The silence was related to another deeply rooted quality — that immobility, the sense of alert repose we have so often seen in him. Keaton could run like a jackrabbit, and, in almost every feature film, he did. He could stunt like Lloyd, as honestly and even more dangerously. His pictures are motion pictures. Yet, though there is a hurricane eternally raging about him, and though he is often fully caught up in it, Keaton’s constant drift is toward the quiet at the hurricane’s eye.

The two Keaton qualities of motion and immobility are perfectly contrasted in The General (1927). It isn’t Keaton’s funniest feature (that honor would go to Seven Chances) or his most inventive feature (that honor would go to Sherlock, Jr.). It is, however, his best blend of comedy and drama, and an ideal choice for anyone who assumes silent comedy is synonymous with empty-headed slapstick. The General has its share of laughs, gags, and pratfalls, but there’s so much more.

Here Kerr eloquently describes the climatic final scene:

As The General must be the most insistently moving picture ever made, so its climax is surely the most stunning visual event ever arranged for a film comedy, perhaps for a film of any kind. . . With all forces moving and the panorama embracing river, steep slopes, and endless forest, the train’s belly begins to droop through the burned gap in the bridge, the gap splinters wide, the understructure pulls away as the great beast seems to claw at it, and in a serpentine curve that is as beautiful as it is horrifying the train goes down to the water with its smokestack vomiting steam, a dragon breathing fire even in death. . . The awe of the moment is real: we are present in some kind of history, if only the history of four or five minutes on a day when an actual locomotive, a true burning bridge, masses of breathing men, a verifiable landscape, and a cameraman were present. Visitors to Cottage Grove, Oregon, where the shot was made, still drop by the ravine to look at the fallen locomotive; the evidence of an event remains, is still somewhat numbing.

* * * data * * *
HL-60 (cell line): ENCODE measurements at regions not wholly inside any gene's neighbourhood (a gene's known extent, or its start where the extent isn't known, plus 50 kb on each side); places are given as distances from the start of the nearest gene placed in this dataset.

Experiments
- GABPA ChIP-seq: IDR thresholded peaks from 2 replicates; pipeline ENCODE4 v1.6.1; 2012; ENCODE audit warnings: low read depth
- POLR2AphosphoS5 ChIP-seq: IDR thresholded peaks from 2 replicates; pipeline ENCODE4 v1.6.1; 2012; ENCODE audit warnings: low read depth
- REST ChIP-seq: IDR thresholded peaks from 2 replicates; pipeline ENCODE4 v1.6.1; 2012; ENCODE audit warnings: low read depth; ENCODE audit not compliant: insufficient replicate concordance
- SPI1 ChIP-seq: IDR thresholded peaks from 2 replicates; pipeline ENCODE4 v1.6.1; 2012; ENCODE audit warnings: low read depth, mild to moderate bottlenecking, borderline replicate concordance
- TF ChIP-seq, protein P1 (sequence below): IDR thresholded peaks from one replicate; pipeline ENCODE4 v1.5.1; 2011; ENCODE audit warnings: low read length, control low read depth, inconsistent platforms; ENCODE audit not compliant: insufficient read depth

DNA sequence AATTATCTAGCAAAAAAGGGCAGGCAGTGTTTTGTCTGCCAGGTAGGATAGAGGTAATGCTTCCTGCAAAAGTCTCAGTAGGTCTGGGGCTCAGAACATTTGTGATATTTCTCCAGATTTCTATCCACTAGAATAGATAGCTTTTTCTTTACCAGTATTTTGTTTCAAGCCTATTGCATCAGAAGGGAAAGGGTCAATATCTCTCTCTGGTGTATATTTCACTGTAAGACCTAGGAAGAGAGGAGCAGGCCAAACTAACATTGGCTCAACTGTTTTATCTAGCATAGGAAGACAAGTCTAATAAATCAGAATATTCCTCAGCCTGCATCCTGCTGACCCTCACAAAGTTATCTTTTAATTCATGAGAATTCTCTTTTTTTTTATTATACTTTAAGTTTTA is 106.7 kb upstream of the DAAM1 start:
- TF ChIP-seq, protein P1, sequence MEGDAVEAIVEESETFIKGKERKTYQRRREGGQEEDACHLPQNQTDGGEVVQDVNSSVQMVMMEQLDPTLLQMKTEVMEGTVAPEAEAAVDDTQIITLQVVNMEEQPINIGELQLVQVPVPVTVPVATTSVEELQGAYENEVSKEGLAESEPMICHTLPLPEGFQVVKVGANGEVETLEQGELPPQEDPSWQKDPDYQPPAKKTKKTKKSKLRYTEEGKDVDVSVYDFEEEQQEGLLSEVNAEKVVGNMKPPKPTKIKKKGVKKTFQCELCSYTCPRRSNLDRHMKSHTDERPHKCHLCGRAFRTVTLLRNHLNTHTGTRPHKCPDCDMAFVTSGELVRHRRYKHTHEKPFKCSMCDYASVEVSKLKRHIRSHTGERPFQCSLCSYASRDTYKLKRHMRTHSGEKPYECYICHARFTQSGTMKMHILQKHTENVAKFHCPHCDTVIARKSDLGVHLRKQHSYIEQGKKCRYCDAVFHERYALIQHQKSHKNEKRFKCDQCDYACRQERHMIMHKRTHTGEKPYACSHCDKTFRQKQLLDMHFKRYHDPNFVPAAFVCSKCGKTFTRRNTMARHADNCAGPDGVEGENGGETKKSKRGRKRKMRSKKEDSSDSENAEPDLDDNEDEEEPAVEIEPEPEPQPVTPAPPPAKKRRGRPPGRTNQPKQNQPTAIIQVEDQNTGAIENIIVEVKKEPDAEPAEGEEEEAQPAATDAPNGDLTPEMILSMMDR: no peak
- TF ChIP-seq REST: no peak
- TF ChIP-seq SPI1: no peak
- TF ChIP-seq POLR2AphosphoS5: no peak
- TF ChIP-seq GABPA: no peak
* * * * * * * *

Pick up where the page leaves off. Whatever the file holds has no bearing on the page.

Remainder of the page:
This film has a nuanced playfulness you rarely see in comedies. One example, among many I could cite, is the famous scene when Keaton reaches out to strangle his girlfriend in frustration and then decides to kiss her instead. Is there a single moment in film or literature that better sums up the difficulty of maintaining a romantic relationship?

Another scene involves Keaton’s beloved train (The General) starting up and moving while he is sitting on the elbow-like rod that connects the engine to the wheel. Keaton is lost in thought and doesn’t realize he is moving up and down, as well as forward, until the train picks up considerable speed. We laugh because he doesn’t sense the movement right away. We also laugh (or should laugh) because this gag works strictly in a silent medium. In the real world (or in a sound film), we would wonder why he didn’t hear the engine. The in-joke for Keaton and his 1927 audience is that this is a jab at silent film conventions. If you think I’m stretching the point, you only have watch Sherlock, Jr. (1924) to see Keaton poke fun more openly at film logic and the very vocabulary of filmmaking. That’s the wonder of Keaton’s genius — his movies are satisfying on so many different levels.

The General